Scorsese’s movie has an incredible amount of voiceover narration—usually the kiss of death because it slows down the narrative flow of the movie and the audience gets bored with so much exposition. However, in this case it is essential. For the first third of the movie Henry tells us how and why he became a gangster and how their world works. Once he meets his wife, Karen (Bracco), she takes over some of the voiceover narration duties. However, it is Henry’s voice that is prevalent throughout—this is his story after all.
The soundtrack for the film is almost wall-to-wall with a diverse selection of music. Scorsese uses the musical cues to the let the audience know which decade the action is taking place: doo-wop for the ‘50s, girl group pop music for the ‘60s and Rolling Stones rock ‘n’ roll for the ‘70s. He also uses music to give the audience an idea of what a character is thinking or feeling. For example, there is a scene where Jimmy is sitting at the counter in a bar. The camera slowly moves in on him as the opening strains of “Sunshine of Your Love” by Cream plays over the soundtrack. Coupled with the cold, amoral look on De Niro’s face, the audience instinctively knows that he is going to kill someone very soon. It is a brilliant bit of foreshadowing done with music.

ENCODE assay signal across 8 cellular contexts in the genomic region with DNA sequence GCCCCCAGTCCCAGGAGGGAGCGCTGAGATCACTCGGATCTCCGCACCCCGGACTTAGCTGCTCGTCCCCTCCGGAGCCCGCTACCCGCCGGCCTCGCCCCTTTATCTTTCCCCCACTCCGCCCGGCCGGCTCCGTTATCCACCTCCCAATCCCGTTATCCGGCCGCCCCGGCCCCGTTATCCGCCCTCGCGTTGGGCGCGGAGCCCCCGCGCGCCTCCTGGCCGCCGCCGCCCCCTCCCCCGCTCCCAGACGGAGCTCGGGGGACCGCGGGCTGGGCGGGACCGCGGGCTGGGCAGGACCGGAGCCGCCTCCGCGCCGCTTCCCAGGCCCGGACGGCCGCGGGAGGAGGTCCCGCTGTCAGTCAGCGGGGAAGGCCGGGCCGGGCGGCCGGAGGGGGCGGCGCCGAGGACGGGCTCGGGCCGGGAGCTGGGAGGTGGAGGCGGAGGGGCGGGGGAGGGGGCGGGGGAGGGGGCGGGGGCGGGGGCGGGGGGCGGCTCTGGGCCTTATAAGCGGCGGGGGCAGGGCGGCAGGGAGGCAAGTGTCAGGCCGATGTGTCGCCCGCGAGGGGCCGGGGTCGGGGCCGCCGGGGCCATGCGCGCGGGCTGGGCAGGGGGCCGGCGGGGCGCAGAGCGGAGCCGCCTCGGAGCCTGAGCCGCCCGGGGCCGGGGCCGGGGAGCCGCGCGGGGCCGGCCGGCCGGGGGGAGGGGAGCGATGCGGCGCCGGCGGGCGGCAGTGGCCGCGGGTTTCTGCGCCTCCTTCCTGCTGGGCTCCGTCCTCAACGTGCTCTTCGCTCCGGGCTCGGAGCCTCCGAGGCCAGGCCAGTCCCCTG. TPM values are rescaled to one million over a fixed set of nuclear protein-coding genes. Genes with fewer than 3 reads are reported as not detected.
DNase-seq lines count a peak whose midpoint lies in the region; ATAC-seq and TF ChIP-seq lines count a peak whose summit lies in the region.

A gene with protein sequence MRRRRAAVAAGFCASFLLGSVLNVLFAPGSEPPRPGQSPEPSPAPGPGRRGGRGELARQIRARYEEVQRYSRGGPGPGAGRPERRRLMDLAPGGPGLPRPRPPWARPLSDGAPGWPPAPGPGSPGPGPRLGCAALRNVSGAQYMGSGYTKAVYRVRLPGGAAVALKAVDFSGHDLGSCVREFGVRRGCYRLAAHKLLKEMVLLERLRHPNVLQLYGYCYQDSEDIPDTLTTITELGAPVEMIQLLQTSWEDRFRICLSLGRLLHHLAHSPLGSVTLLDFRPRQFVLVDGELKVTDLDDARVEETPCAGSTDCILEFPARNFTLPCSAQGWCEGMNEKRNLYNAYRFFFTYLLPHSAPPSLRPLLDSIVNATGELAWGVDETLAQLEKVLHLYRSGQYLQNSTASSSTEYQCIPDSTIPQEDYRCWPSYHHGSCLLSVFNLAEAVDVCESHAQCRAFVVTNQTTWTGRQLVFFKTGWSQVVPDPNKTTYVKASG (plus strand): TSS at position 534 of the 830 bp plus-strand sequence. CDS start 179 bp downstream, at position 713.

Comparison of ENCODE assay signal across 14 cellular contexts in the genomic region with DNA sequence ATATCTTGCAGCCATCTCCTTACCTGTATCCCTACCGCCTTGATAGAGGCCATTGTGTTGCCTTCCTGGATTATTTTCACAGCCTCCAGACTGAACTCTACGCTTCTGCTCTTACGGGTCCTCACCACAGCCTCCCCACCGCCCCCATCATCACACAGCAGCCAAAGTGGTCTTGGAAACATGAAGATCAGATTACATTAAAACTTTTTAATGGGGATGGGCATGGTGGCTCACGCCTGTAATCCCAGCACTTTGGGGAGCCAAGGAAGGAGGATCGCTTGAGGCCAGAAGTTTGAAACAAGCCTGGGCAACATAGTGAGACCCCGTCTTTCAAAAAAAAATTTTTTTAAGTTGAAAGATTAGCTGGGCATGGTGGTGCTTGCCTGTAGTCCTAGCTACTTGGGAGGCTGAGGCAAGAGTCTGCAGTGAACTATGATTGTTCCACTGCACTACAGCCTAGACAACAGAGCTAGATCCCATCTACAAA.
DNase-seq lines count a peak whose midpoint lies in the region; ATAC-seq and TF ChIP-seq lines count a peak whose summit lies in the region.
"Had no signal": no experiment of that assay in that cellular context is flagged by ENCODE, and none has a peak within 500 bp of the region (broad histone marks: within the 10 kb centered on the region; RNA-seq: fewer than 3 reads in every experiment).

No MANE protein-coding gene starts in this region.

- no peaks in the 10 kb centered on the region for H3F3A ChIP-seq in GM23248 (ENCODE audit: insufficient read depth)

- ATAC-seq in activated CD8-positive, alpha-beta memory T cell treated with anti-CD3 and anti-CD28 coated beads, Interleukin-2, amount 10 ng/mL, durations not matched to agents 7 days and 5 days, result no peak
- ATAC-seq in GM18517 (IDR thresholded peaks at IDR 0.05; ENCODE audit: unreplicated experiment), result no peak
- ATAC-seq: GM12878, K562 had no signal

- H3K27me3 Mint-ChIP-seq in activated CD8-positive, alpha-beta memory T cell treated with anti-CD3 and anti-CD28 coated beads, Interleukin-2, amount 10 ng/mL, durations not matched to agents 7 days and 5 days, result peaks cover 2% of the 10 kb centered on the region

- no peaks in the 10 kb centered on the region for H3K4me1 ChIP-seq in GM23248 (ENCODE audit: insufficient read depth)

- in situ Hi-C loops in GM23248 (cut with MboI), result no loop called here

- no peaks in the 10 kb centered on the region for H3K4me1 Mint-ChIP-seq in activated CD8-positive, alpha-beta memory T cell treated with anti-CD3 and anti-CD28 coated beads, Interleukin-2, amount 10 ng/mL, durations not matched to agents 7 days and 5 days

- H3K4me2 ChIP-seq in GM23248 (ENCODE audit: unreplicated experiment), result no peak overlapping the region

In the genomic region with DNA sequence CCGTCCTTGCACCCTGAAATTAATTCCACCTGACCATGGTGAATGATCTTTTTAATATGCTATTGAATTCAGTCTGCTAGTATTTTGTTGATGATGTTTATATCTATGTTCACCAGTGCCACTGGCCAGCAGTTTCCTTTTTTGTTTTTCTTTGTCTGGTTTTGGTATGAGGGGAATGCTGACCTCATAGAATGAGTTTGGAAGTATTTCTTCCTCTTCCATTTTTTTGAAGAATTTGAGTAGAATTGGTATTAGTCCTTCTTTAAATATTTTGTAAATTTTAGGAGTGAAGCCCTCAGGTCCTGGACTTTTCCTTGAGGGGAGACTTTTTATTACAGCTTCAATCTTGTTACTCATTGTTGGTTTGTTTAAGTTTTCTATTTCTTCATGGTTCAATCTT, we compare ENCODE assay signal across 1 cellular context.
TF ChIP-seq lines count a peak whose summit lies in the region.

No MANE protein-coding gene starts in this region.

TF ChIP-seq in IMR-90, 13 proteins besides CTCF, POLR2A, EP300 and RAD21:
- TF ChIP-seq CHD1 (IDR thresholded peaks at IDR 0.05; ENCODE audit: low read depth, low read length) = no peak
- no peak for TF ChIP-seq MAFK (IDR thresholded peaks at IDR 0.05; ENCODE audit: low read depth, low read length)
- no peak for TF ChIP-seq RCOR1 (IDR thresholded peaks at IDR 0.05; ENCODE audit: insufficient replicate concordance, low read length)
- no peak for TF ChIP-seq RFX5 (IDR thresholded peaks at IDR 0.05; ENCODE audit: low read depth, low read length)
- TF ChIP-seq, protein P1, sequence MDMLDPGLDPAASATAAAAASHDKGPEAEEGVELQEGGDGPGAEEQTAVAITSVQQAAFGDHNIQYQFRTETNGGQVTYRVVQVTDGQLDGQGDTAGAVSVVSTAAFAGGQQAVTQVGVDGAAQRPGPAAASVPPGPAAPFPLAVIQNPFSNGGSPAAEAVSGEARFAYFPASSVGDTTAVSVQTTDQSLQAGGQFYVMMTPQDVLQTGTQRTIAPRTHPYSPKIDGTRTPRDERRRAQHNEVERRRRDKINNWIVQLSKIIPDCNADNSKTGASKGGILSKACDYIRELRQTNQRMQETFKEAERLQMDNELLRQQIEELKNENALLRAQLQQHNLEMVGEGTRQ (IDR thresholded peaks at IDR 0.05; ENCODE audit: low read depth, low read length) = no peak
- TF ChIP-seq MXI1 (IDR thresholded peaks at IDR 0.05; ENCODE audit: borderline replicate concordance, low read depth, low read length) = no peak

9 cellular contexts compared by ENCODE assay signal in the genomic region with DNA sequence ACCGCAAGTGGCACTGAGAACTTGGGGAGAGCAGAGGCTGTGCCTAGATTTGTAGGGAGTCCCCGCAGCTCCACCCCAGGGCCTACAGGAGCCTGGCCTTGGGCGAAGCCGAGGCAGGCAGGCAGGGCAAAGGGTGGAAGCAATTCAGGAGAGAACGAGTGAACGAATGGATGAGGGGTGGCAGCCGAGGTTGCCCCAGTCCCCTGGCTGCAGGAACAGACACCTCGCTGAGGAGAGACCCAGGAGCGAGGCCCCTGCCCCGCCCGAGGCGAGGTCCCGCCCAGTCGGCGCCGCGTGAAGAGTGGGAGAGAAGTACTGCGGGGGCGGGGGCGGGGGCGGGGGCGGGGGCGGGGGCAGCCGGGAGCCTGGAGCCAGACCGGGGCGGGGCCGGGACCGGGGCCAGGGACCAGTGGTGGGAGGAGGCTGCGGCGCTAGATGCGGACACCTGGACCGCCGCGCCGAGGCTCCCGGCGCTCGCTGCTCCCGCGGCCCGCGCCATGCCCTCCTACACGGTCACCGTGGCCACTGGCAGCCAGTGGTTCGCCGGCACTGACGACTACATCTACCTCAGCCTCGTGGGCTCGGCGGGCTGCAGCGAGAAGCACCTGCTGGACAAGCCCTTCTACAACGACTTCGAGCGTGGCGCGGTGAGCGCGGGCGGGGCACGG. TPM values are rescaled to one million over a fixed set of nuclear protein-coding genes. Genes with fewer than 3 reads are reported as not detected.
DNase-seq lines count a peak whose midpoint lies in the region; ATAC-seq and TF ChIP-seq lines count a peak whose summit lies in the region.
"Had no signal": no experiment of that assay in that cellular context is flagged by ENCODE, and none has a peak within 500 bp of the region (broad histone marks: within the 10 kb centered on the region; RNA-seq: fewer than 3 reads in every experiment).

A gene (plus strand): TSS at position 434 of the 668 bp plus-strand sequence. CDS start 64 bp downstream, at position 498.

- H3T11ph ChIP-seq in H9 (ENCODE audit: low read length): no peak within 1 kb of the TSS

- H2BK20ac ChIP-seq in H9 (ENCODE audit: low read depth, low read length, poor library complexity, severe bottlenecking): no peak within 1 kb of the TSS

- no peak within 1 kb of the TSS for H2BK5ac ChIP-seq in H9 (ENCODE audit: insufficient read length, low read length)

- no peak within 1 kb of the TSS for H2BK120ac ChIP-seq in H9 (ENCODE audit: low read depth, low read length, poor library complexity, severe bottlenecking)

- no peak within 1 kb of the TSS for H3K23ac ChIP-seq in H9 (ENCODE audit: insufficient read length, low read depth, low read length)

There are so many classic scenes in GoodFellas that have become a part of cinematic history. For example, there is the “Am I Funny?” scene between Henry and Tommy DeVito (Pesci). Tommy is telling a story to a group of gangsters and everyone is laughing along. Then, Henry makes an offhanded comment that Tommy takes the wrong way and is offended. The tone of the scene shifts suddenly to one of tension as Tommy gets angrier and angrier. Is he going to hurt Henry? Is he going to kill him? Henry manages to talk his way out of it and the tone shifts back to a humourous one but the element of danger is always there, lurking under the surface because Tommy is such an unpredictable character. This scene is indicative of the rhythm of the entire movie. There is an unpredictability that constantly keeps the audience off-guard in an exciting and entertaining way.